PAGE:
I read it first on Librarian in Black but liked the coverage of the Mercury News. The San Jose Public Library decided to not add filters to the public library computers after a year and a half of debate. One of the points made by the article is that startup costs to add filters would be about $90,000 with annual maintenance costs of $5,000. You can read the final policy statement here (pdf). In includes the fact that, out of almost 1.4 million computer login sessions at SJ Public Libraries (excluding the King Library), library staff received two complaints of lewd behavior and only one complaint to staff about pornography viewing. The King Library, the main library, had a similar number of login sessions and 14 complaints about pornography viewing.
“Government imposed censorship is very different from censorship imposed by a parent.”
“Internet content filtering does in fact have flaws… It overblocks.”
Thanks to Sarah for the heads up and kudos for the ACLU using your research. I find that numbers, not emotional appeals are what are going to really help make the case against governmentally-mandated filters. Here’s hoping.
From The Librarian’s Rant comes this report from AL Online of a public library in Florida blocking MySpace because their Internet use policy prohibits using the computers for “chat-room access, e-mail, and recreational uses.” The actual policy goes so far as to prohibit “entertainment” use as well, so they block YouTube. Longer article here, please make sure to note the MySpace = predators assertion.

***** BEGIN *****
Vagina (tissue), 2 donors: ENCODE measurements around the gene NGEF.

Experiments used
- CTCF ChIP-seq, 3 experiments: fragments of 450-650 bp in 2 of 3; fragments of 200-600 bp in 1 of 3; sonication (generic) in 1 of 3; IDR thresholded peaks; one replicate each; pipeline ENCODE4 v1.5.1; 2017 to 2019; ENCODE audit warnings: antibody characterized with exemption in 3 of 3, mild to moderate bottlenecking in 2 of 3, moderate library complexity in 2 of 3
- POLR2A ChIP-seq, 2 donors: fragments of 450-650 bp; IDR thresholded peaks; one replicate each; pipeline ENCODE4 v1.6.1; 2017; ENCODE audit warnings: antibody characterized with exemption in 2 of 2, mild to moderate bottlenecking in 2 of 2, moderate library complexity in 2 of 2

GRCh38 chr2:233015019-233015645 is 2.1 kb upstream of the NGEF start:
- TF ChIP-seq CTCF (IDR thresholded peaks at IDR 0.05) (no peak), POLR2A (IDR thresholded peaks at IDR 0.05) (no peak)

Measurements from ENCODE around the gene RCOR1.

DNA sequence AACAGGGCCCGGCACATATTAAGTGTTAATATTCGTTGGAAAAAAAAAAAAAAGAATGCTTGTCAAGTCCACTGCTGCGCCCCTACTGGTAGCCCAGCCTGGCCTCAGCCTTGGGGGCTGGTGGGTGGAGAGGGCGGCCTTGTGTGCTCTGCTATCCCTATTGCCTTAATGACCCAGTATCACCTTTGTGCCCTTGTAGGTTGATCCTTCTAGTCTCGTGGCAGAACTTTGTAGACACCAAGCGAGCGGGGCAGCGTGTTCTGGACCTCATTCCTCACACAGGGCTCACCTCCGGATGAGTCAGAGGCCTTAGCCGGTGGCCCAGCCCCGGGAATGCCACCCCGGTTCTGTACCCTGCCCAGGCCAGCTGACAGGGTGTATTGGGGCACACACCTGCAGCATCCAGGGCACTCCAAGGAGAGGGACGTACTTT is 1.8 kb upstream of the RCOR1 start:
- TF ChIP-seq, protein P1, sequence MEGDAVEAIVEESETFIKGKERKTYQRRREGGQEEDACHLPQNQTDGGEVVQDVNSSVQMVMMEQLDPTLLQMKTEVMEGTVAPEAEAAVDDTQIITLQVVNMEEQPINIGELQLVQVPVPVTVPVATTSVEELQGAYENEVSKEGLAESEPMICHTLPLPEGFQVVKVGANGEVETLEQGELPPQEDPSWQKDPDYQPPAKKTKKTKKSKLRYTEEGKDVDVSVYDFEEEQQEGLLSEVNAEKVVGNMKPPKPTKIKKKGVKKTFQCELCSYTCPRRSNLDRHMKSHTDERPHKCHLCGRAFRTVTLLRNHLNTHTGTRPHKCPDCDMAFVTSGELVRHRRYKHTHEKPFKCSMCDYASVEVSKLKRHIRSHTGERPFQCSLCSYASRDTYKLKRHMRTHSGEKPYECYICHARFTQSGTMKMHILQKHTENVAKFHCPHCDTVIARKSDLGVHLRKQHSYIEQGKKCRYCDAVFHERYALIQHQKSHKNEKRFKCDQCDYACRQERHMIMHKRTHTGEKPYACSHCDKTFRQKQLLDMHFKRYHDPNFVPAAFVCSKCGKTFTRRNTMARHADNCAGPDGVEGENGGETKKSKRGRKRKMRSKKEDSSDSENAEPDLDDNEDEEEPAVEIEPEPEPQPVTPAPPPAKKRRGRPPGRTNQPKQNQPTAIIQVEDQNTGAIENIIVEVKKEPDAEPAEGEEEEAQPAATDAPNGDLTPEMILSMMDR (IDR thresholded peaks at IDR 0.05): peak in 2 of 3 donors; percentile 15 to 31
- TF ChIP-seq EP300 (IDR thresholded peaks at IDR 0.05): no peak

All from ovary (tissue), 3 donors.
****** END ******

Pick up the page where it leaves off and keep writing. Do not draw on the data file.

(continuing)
I spoke to a librarian at a rural library today. She works ten hours a week — well she’s paid for ten and works many more. The library has one computer, and that computer has dial-up access. Her board is considering getting her a second computer, so that she can do her work while the library is open and patrons are using the other one. She has also been talking to them about possibly getting broadband access. She and I discussed creating a web page for the library, maybe thinking about wireless in the longer-term future. Money is tight, as you can imagine. When I mentioned thinking about E-rate assistance for connectivity, she wasn’t enthusiastic. I’m not sure if this is because of CIPA or other reasons, but we’re looking into alternatives.
Vermont is not one of the states that has its own filtering laws in addition to the laws laid down by CIPA. What I did not know was that twenty-one states have filtering laws that apply to schools and/or libraries. Some of these just require libraries to have an Internet use policy concerning public/patron use of the Internet, but many go much farther than that. The Utah code, for example:
Prohibits a public library from receiving state funds unless the library implements and enforces measures to filter Internet access to certain types of images; allows a public library to block materials that are not specified in this bill; and allows a public library to disable a filter under certain circumstances. Requires local school boards to adopt and enforce a policy to restrict access to Internet or online sites that contain obscene material.
The National Council on State Legislatures has a page outlining all these state laws with links to the actual state legislation: Children and the Internet: Laws Relating to Filtering, Blocking and Usage Policies in Schools and Libraries